The Gift of the Safe Space

Since May 2016, I have been on the healing journey. Releasing and purging your mind, body and spirit is a daunting task. It is funny how you thought you had worked through something but you come to realize that the residue bled through the depths of your heart. As such, you have to spend time spiritually bleaching the heart stains.

I never would have dug as deep, felt as much residual pain, and subsequently get to this place of self awareness and willingness keep running the race toward authentic wholeness if I was not given the gift of the safe space. I cannot stress the importance in having a safe space to talk about all of the brain clutter. I was blessed with someone who is truly interested in my wellbeing. The interactions never felt obligatory; the person was engaged and ready to give me the time I needed to work through all the violent storms in my head. I never feel judged. I can talk about anything no matter how minute, off base and stupid it sounded. I could cry until my eyes swelled. I received loving yet constructive feedback on my thought patterns and how I contributed to my issues. Last and most importantly, we talk about solutions that would foster emotional intelligence.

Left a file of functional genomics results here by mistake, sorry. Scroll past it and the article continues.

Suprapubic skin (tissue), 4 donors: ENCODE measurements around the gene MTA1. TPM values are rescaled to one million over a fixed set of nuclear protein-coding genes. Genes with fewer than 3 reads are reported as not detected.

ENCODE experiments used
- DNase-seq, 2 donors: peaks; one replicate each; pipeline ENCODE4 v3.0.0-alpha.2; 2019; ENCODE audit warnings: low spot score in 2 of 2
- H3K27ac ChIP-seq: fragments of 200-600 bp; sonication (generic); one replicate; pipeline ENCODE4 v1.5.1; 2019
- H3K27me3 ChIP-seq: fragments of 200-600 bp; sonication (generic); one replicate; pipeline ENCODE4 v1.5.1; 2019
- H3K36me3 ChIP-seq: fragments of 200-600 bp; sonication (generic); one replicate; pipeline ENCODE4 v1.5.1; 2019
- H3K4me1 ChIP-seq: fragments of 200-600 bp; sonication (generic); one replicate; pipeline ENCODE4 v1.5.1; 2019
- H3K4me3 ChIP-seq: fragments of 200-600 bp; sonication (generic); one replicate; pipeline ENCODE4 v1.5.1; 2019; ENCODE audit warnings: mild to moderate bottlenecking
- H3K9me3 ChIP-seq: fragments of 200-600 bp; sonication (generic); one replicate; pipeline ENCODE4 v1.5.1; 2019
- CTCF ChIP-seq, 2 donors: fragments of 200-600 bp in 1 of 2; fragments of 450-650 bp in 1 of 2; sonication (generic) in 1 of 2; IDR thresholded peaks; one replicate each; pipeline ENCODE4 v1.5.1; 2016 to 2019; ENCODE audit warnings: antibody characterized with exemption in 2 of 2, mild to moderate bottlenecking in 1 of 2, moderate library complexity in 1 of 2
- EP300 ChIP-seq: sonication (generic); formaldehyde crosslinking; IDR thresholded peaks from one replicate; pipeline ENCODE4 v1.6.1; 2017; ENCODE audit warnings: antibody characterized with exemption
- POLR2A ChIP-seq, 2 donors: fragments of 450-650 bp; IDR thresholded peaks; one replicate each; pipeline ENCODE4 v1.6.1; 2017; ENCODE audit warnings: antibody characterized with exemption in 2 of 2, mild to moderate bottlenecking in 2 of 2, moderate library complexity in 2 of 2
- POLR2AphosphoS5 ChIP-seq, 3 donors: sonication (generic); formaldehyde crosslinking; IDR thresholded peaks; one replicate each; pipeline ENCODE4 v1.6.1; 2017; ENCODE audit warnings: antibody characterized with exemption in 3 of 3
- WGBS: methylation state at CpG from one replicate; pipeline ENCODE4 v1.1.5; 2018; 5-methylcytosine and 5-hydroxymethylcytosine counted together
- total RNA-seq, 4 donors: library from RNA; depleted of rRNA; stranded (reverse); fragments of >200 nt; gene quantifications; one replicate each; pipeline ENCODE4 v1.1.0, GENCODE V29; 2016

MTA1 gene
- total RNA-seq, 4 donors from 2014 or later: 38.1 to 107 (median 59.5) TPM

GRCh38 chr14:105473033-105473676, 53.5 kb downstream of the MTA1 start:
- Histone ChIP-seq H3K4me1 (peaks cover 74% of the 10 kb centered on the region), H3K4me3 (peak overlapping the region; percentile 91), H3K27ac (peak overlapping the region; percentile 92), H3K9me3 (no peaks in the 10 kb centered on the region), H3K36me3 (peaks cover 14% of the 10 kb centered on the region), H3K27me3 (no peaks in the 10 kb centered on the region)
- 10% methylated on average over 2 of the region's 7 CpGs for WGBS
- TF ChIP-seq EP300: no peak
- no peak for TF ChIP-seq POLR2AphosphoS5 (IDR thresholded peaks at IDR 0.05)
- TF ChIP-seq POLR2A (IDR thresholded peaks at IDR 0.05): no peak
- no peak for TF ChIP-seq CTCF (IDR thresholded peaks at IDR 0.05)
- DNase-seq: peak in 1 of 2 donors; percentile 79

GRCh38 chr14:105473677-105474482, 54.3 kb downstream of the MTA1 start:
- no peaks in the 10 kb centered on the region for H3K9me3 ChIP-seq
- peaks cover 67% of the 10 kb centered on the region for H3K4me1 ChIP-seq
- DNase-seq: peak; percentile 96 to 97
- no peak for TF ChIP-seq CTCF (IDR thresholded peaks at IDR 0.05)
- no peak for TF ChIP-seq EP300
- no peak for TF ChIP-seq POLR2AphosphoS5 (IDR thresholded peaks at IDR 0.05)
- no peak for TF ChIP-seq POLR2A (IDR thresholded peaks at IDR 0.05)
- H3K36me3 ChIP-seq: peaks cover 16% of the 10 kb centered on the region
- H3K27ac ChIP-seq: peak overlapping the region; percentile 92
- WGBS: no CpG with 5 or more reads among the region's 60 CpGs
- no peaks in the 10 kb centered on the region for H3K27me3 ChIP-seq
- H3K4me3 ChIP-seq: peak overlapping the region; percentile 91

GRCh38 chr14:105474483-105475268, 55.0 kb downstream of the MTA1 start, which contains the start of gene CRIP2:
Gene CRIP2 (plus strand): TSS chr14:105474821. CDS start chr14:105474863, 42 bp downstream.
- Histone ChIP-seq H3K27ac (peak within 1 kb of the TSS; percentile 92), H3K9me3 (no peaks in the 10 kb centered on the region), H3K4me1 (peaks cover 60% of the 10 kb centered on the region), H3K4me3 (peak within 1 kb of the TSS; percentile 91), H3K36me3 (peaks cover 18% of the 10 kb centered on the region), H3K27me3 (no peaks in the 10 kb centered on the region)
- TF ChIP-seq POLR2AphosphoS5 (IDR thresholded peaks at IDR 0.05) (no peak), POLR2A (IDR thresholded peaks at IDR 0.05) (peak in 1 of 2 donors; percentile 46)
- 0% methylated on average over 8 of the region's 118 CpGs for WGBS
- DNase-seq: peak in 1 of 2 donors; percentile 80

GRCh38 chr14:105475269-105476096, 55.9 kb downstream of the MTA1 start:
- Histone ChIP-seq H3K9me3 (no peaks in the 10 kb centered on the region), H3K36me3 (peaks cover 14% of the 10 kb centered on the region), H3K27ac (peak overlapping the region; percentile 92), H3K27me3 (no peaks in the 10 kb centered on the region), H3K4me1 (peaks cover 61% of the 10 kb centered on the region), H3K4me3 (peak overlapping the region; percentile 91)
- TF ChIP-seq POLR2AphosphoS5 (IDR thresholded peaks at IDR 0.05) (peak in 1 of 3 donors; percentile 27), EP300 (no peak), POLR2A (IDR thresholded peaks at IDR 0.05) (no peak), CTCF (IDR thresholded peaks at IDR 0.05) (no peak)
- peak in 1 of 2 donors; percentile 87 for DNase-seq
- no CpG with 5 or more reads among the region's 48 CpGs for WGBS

In my observation (and Iyanla Vanzant’s), the reason why it is so difficult for people to heal from past wounds is because they have no judgment free zone to lay those burdens down. People have a tendency to disconnect and dismiss issues of others, especially when those issues are foreign to them. The disconnectedness and dismissiveness sparks distrust in the person who needs the safe space, which leads to one’s thoughts and emotions staying bottled up. Also, one may feel like they are not heard, especially if they are told in no certain terms to suck it up, buttercup. Not being heard leads to one holding on to residue that may be damaging to their mind, soul and spirit. Holding on to residue also leads to so much pressure on a person to the point they fragment.

The safe space did more for me than any mental health professional. I am not saying that clinicians are not important at all. But I am saying that having someone that is willing to walk the path towards wholeness with you and and help you unpack baggage is worth its weight in gold.

If you have the bandwidth to be someone’s safe space, don’t be afraid to provide it. You just never how you may change someone’s life for the better.

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